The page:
Bernardsville, New Jersey

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Bernardsville (pronounced /ˈbɜrnərdzvɪl/) is a borough in Somerset County, New Jersey, United States. As of the United States 2000 Census, the borough population is 7,345.

Bernardsville was incorporated as a borough by an Act of the New Jersey Legislature on March 6, 1924, from portions of Bernards Township, based on the results of a referendum held on April 29, 1924.[7]

Part of the borough was listed on the National Register of Historic Places as Olcott Avenue Historic District in 2009.



Bernardsville was originally a section of Bernards Township known as Vealtown. In 1840, Vealtown became Bernardsville, named after Sir Francis Bernard, Colonial governor of New Jersey from 1758 to 1760. Nestled in the northern most part of Somerset County, just 12 miles (19 km) south of Morristown, this rustic community sits in some of the last vestiges of the Great Eastern Forest.

During the American Revolutionary War, General Charles Lee rested his troops in Vealtown around the night of 12 to 13 December 1776. General Lee and some of his guard spent the night about 3 miles (5 km) SE at White's Inn on the SE side of Basking Ridge, NJ, near the manor house of Lord Stirling (American General William Alexander). On the morning of 13 Dec 1776, General Lee was captured by the British and removed to New York.[8]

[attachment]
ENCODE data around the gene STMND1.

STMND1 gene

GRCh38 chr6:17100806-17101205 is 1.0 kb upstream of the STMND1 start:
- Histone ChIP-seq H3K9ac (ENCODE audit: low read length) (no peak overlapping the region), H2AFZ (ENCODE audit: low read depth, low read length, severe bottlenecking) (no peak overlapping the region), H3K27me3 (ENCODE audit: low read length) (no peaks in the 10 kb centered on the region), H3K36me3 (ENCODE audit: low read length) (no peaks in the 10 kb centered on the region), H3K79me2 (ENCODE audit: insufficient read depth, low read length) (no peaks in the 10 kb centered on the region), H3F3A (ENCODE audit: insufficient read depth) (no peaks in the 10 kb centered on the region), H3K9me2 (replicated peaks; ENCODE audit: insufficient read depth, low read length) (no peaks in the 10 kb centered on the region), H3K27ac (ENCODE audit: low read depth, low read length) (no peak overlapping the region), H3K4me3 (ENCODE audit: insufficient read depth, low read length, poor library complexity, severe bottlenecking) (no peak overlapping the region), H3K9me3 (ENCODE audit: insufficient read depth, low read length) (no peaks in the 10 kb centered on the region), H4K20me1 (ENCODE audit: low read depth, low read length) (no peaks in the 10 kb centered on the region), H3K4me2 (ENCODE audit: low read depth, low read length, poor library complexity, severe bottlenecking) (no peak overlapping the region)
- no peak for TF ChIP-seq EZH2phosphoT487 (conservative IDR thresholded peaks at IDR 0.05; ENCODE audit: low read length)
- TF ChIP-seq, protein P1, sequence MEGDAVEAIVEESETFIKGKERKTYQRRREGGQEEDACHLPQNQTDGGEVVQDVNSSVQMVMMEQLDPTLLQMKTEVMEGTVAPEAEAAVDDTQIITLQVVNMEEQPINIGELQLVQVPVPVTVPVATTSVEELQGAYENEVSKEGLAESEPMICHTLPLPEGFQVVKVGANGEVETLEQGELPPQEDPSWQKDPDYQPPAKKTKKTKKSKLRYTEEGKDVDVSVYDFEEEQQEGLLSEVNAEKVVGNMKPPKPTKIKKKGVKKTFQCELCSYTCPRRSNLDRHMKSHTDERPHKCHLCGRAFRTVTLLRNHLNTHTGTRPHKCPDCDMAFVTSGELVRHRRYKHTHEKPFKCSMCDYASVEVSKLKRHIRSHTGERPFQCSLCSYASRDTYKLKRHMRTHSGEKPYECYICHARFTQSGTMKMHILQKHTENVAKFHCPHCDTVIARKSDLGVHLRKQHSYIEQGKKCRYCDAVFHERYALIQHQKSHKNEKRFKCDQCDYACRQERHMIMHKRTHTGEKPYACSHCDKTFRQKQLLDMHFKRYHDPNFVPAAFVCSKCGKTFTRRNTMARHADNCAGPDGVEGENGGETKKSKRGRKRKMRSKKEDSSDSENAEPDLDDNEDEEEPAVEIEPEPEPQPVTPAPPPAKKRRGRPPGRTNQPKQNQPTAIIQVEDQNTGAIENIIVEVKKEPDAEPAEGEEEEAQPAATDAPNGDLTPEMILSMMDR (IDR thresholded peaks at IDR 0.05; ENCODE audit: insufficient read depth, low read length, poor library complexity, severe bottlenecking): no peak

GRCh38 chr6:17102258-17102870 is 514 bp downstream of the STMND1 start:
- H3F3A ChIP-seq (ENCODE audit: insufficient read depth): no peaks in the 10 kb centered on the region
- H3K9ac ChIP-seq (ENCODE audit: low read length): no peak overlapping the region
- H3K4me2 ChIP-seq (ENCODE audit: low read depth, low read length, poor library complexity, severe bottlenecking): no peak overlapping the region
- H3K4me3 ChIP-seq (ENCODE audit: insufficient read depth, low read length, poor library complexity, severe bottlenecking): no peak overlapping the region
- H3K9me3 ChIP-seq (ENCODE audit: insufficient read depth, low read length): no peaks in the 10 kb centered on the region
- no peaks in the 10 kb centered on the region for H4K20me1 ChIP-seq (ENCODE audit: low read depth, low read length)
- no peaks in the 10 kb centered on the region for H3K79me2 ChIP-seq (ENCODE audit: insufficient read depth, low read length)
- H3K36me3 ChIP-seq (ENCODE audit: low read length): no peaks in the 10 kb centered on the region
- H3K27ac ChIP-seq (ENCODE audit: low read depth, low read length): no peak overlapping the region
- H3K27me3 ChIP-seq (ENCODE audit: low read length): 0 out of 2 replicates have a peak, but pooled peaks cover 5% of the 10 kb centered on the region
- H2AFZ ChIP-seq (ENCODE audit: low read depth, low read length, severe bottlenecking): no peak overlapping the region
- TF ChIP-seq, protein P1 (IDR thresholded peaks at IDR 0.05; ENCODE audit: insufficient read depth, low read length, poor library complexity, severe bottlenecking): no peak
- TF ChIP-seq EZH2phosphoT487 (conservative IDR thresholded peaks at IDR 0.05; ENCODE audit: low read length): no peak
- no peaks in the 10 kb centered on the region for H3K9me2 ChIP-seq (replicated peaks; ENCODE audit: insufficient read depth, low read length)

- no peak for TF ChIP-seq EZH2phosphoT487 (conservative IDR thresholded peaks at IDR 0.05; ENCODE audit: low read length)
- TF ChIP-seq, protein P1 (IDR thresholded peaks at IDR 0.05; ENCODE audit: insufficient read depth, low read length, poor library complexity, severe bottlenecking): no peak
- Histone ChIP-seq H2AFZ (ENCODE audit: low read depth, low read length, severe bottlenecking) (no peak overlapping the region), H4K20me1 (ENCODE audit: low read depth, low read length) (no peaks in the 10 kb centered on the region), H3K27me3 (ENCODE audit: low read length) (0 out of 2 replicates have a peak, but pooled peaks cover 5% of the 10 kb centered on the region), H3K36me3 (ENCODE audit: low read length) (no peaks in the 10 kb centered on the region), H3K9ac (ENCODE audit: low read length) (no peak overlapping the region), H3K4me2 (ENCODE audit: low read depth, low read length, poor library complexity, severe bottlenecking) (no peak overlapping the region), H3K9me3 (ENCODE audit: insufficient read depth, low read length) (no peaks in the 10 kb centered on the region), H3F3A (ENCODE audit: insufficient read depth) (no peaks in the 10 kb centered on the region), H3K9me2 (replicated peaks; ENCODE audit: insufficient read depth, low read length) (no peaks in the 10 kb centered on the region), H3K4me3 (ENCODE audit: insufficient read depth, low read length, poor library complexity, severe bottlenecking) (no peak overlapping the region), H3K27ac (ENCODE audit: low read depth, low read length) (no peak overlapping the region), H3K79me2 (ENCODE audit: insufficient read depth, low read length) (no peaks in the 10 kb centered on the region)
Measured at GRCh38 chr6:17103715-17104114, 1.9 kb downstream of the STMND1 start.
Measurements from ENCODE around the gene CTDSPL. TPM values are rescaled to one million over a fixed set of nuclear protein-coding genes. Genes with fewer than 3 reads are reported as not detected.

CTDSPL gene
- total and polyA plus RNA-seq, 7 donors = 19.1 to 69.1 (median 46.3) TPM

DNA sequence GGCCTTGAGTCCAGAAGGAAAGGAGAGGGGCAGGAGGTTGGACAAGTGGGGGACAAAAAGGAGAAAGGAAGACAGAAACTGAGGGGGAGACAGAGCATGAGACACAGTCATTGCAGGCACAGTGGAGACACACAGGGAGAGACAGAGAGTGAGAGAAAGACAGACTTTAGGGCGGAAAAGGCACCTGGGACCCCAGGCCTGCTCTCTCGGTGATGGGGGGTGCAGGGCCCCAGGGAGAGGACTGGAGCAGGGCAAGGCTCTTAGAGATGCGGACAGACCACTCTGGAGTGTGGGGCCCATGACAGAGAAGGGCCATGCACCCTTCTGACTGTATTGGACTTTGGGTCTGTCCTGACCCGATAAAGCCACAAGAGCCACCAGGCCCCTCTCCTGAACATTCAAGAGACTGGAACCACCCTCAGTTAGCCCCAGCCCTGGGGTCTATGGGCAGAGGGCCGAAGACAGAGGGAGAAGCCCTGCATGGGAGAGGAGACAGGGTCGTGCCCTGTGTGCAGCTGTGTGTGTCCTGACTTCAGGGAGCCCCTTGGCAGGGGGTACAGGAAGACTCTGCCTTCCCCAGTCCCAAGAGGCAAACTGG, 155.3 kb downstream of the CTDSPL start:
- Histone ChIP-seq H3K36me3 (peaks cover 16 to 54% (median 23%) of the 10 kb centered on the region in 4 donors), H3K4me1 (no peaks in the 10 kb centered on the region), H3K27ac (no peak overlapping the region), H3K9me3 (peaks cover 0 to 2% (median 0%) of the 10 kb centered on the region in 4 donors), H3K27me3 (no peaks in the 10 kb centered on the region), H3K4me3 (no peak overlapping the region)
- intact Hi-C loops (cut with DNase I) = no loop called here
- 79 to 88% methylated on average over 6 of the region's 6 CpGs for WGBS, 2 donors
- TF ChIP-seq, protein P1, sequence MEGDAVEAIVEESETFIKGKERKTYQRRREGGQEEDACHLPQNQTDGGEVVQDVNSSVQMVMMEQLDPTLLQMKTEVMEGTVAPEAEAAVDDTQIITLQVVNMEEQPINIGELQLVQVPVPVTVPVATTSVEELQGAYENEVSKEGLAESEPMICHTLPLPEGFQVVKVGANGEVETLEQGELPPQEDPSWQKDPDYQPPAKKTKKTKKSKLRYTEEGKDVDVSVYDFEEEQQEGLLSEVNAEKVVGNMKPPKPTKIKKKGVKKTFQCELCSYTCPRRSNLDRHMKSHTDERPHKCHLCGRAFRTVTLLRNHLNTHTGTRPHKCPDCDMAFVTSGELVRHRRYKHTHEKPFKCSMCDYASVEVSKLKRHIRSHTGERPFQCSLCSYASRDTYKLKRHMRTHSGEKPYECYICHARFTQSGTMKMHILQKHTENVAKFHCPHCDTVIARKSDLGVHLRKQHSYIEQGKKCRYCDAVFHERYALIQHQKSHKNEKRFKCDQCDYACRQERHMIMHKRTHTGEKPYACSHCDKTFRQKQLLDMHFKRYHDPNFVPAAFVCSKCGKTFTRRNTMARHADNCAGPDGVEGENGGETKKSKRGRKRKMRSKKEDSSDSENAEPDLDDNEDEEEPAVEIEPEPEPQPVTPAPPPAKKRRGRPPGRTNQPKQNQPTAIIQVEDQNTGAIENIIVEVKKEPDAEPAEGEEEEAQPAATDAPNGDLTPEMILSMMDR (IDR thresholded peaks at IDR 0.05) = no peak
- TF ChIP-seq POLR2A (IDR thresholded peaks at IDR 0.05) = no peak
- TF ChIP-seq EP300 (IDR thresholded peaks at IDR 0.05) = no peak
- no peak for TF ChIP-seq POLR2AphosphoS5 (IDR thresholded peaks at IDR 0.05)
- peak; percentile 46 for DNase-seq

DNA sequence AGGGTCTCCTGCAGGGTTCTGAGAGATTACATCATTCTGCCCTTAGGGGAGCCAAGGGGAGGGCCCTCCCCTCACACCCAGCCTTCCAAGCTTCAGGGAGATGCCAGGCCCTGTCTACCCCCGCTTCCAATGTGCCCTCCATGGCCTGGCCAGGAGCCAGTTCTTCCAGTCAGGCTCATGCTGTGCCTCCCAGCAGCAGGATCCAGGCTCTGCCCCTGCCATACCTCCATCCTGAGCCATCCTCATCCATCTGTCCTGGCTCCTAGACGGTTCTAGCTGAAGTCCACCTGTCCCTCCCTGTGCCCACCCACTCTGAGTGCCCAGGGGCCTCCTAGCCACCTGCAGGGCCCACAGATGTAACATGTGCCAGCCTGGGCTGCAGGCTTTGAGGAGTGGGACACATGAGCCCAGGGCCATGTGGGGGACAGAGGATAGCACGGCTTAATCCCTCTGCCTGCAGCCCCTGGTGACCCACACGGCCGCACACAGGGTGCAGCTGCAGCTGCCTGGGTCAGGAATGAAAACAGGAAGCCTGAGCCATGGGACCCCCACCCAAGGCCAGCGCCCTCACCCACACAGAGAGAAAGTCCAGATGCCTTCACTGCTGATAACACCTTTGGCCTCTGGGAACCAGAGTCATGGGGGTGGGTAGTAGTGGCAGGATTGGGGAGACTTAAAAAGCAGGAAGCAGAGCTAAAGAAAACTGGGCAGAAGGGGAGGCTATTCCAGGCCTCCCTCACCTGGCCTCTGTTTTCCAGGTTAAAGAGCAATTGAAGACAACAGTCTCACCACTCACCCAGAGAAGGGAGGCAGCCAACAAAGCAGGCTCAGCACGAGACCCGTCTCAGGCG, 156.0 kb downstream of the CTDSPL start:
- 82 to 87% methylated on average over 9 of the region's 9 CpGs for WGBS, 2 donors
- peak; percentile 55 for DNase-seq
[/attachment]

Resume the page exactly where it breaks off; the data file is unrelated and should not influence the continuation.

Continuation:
After the Civil War, many wealthy and prominent New Yorkers moved into the area, first as summer visitors, then as permanent residents of the Bernardsville Mountain.

The Gladstone Branch railroad line was built through Bernardsville in 1872 and played an important role in the borough's development. Bernardsville did not become an independent municipality until 1924, when it split from Bernards Township.

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